The January 19, 1926 Nashville Banner covered the Ford sponsored Tennessee old-time fiddle contest finals. Some 25 fiddlers, primarily from Middle Tennessee, competed for the state title. Numbered among them were John L. “Uncle Bunt” Stephens (incorrectly identified here as J.L. Stevenson), Uncle Jimmy Thompson, and Marshall Claiborne (incorrectly identified here as William Clyburn). Stephens and Claiborne would play for Henry Ford later that year in Detroit, with Stephens claiming victory in the national fiddling finals which probably never took place. Thompson, the more seasoned and perhaps most talented musician of the group, was famed announcer, Judge George D. Hay’s, first guest on the Grand Ole Opry.
Earl Latta was a Ford man, through and through.
Latta was born in the Gravel Hill community of McNairy County, Tennessee in 1895, just two years after Henry Ford produced his first automobile. The young Latta took a job at 18 years old, servicing Model T Fords at a garage in nearby Selmer. Intelligent, a born salesman, and enamored of the new advances in personal transportation, he quickly absorbed a good working knowledge of the new motorcars and the burgeoning American automobile industry. Henry Ford was a role model for the budding entrepreneur, and Latta followed the auto tycoon’s career with great interest. What he learned, coupled with what he already knew about West Tennessee music, would serve him well in the years to come.
When Latta shipped out for active duty in France during World War I, he had never been more than a few miles from his boyhood home. After completing a tour of duty he returned to Gravel Hill where a disagreeable turn in farming was enough to convince the young man that agriculture was not in his future. He moved to Selmer and resumed his lifelong love affair with the automobile as an employee at the local Ford dealership.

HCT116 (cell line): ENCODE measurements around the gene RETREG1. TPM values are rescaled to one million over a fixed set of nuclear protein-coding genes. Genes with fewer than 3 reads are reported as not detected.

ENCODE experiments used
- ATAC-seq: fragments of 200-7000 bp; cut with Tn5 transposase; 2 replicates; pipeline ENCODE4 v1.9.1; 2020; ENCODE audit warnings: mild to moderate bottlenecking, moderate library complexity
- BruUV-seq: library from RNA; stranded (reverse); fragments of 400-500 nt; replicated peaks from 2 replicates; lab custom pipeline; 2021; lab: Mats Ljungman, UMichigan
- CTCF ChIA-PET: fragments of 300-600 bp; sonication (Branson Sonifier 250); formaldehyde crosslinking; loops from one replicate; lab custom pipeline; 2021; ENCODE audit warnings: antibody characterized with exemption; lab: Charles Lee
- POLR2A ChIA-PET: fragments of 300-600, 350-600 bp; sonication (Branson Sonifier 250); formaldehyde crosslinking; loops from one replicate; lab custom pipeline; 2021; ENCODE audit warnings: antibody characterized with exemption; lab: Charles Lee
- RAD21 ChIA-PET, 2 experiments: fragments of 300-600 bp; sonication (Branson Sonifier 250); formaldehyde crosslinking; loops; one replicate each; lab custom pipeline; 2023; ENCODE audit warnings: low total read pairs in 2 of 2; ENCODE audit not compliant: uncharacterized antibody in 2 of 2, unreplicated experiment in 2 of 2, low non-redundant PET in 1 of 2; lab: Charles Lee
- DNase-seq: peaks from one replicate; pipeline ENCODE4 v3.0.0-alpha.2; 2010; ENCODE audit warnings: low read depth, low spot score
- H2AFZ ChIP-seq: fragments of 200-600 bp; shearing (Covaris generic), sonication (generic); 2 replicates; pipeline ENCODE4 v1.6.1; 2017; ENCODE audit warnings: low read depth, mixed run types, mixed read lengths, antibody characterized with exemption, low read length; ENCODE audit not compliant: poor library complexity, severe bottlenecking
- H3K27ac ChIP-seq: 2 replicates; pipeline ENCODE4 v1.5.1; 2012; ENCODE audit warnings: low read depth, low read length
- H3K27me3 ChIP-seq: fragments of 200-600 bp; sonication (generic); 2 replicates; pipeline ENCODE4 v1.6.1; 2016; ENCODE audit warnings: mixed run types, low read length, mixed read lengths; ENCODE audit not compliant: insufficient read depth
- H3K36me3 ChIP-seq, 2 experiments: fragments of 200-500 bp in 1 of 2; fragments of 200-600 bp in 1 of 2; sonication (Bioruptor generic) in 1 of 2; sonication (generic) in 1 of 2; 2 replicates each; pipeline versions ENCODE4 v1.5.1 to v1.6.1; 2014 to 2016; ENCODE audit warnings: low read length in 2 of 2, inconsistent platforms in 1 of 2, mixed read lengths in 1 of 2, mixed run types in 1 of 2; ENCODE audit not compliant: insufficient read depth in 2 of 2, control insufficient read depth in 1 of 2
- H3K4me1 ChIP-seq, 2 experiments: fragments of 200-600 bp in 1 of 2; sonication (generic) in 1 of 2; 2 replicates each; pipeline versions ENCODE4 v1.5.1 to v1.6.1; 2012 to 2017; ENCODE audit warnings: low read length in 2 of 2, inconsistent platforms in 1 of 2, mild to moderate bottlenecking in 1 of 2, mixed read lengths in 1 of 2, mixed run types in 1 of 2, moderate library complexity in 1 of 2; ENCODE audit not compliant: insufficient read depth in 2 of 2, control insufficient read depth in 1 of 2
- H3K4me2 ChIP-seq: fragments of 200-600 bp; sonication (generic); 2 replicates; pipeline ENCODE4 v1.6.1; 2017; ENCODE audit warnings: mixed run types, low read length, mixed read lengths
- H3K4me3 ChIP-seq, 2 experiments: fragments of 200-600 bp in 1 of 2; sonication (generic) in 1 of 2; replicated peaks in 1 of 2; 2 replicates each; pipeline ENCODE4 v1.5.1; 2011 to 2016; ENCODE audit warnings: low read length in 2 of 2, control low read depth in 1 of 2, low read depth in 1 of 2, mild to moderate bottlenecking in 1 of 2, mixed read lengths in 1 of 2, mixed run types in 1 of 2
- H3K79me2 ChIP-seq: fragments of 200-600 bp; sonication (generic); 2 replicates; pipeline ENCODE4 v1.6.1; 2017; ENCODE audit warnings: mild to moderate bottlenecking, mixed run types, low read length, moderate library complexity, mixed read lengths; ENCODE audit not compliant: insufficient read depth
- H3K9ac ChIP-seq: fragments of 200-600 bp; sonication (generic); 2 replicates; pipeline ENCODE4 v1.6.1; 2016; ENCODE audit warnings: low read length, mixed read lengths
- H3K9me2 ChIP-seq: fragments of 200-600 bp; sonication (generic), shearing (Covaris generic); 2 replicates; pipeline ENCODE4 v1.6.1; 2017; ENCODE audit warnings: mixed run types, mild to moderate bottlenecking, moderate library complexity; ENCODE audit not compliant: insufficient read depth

By 1926 Latta had saved enough money to purchase his own Model A Ford coupe. He must have been a dashing figure—a young man with money in his pocket motoring about a rural Tennessee town where mules and wagons were far more common. The same year Latta bought his first automobile, an old-time music craze was sweeping the country. Curiously, the car and the craze sprang from the same fertile imagination.
In the mid 1920s, Henry Ford began systematically promoting old time dance and music events—especially fiddle contests—through his rapidly expanding network of automobile dealers. With the Roaring Twenties well underway, Ford felt the excesses of the Jazz Age were eroding the simpler times and wholesome entertainments of his youth. He mobilized local Ford dealers who sometimes partnered with booster clubs, civic groups, or fraternal organizations to host old-time fiddle contests as qualifying events, inviting the winners to compete for state and regional titles.